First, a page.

Bad News Stuff

Quasars arise from supermassive black holes at the centers of galaxies; they are the brightest objects in nature, and can be seen clear across the universe. As standard candles, quasars aren’t ideal because their masses vary widely. Nevertheless, the researchers identified some regularities in the emissions from quasars, allowing the history of the cosmos to be traced back nearly 12 billion years. The team found that the rate of cosmic expansion deviated from expectations over that time span.

One interpretation of the results is that dark energy is not constant after all, but is changing, growing denser and thus stronger over cosmic time. It so happens that this increase in dark energy also would be just enough to resolve the discrepancy in measurements of the Hubble constant.

The bad news is that, if this model is right, dark energy may be in a particularly virulent and — most physicists say — implausible form called phantom energy. Its existence would imply that things can lose energy by speeding up, for instance. Robert Caldwell, a Dartmouth physicist, has referred to it as “bad news stuff.”

From here.

Over the course of the next six months, an unexpected side effect started to emerge. It first happened, according to the report, when Mr B happened to hear the Johnny Cash song Ring of Fire on the radio. “From this moment on,” the report says, “Mr B kept listening simply and solely to Johnny Cash and bought all his CDs and DVDs.”

When listening to his favourite songs, the report adds, Mr B felt like he was the hero in a movie, and although he played Johnny Cash songs almost exclusively for the following years, the music never annoyed him.

Brain implants made a Dutch man into a Johnny Cash fan. Even better, when the charge on the implants ran down, he stopped being a Johnny Cash fan.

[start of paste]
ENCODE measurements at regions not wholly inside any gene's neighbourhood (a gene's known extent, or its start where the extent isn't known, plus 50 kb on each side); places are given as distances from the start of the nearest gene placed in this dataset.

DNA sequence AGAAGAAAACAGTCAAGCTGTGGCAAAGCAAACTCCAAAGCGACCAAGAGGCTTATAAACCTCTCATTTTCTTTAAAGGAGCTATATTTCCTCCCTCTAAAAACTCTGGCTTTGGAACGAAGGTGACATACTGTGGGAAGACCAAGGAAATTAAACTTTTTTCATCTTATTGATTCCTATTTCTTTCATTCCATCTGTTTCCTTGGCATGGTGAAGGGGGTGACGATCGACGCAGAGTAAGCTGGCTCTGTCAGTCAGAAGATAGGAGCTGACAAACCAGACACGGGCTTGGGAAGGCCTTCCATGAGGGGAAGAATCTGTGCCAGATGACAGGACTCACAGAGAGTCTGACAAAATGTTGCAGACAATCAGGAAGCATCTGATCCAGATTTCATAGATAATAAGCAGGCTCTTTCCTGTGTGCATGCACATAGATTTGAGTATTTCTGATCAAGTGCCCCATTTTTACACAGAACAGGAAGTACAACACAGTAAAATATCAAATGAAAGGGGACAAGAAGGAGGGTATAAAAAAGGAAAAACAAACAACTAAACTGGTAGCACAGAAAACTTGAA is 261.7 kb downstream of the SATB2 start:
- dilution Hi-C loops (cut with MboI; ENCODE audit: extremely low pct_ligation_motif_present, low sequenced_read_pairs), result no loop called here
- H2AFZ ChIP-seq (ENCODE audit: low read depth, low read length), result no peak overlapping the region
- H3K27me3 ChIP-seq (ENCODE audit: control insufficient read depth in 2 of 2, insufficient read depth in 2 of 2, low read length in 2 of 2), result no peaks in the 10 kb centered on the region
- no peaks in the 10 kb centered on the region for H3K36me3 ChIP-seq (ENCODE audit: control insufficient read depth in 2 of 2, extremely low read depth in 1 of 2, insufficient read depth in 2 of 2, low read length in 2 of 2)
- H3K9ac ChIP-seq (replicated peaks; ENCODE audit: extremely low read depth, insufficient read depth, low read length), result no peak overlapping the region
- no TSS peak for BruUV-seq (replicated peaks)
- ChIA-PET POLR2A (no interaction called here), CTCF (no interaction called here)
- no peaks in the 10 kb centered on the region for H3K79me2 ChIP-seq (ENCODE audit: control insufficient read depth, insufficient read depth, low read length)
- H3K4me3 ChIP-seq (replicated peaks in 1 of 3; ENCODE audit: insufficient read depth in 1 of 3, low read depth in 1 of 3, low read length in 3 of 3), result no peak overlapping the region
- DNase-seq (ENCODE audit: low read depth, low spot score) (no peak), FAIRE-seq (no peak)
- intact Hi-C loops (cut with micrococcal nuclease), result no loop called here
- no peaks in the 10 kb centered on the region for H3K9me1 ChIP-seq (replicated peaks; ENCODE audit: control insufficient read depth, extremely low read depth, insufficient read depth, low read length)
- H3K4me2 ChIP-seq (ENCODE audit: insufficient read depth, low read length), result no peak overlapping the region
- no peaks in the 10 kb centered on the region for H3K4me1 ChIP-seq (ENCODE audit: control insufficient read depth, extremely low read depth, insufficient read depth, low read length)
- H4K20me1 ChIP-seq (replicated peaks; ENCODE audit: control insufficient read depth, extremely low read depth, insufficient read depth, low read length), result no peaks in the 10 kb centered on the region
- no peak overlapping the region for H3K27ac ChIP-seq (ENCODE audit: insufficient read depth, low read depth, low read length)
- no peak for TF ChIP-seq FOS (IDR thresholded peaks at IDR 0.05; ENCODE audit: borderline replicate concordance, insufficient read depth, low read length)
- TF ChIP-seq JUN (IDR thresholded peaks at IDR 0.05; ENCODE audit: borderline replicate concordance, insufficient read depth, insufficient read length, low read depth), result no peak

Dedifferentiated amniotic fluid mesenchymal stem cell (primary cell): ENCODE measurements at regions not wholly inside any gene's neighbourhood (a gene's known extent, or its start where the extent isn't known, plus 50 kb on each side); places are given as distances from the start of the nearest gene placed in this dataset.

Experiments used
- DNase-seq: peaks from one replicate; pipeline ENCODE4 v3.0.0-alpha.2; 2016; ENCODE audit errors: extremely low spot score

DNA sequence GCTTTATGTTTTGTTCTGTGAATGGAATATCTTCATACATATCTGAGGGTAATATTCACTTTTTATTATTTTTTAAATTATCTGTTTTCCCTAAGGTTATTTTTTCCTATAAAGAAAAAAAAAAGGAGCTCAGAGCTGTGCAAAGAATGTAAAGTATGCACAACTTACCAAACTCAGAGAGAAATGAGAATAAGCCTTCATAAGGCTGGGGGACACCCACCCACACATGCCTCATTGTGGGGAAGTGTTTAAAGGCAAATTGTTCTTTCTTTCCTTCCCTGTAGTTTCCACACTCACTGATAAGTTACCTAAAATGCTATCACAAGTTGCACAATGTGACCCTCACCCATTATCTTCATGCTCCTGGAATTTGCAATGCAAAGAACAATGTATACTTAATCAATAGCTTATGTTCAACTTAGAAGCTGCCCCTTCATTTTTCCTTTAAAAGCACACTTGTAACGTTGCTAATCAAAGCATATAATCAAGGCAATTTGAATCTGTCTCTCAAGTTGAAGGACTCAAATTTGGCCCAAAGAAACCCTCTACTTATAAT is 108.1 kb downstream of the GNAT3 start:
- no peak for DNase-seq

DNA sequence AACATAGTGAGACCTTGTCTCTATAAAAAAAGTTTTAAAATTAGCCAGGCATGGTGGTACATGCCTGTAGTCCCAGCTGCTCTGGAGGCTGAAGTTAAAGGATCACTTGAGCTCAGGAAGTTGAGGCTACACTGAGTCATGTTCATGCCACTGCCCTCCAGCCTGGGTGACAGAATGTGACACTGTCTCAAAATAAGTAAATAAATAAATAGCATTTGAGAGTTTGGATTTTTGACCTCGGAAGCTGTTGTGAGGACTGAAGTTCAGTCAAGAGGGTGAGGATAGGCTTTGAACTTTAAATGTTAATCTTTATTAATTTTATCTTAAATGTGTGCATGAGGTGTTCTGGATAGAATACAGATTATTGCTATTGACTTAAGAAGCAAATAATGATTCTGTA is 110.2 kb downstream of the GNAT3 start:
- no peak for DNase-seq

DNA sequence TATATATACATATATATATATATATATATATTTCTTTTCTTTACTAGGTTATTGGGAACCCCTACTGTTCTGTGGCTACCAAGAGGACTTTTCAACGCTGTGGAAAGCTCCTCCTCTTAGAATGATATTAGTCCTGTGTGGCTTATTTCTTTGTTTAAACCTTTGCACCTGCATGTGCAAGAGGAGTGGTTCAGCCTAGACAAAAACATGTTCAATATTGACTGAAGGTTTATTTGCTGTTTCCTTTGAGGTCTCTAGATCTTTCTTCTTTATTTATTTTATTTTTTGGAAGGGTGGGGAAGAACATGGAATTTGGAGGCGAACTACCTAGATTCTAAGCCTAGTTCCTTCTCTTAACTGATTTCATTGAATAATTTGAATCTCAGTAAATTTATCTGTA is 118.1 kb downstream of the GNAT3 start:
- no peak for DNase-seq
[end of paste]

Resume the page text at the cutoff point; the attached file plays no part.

Science, everybody.

He speculates that since bedding from stranger mice produces the effect, what causes the stress is the thought of imminent territorial aggression from males in general, rather than the threat of predation from human males specifically. “What they’re afraid of is strange male mice,” he explains. “It’s just that other male mammals, including us, smell like male mice.”

Mogil’s theory might also explain why the presence of female researchers and olfactory stimuli defuse the effect of stress-induced analgesia: If the mice smell a mixed-sexed group, the “strange” male mouse is likely to be within a group or with its family, and much less likely to be aggressive or defending territory. The scientist has received a grant to observe whether the same effect is true for people. He believes that it will be, however, since the stress disappears once the animal convinces itself there’s no actual danger, “humans would be able to do that fairly quickly"—and any observable stress response would likely be much smaller and shorter-lived.

Are male scientists screwing up research because of their gender?

In related news, male everything-elses may also be screwing things up because of their gender, but not because of their scent.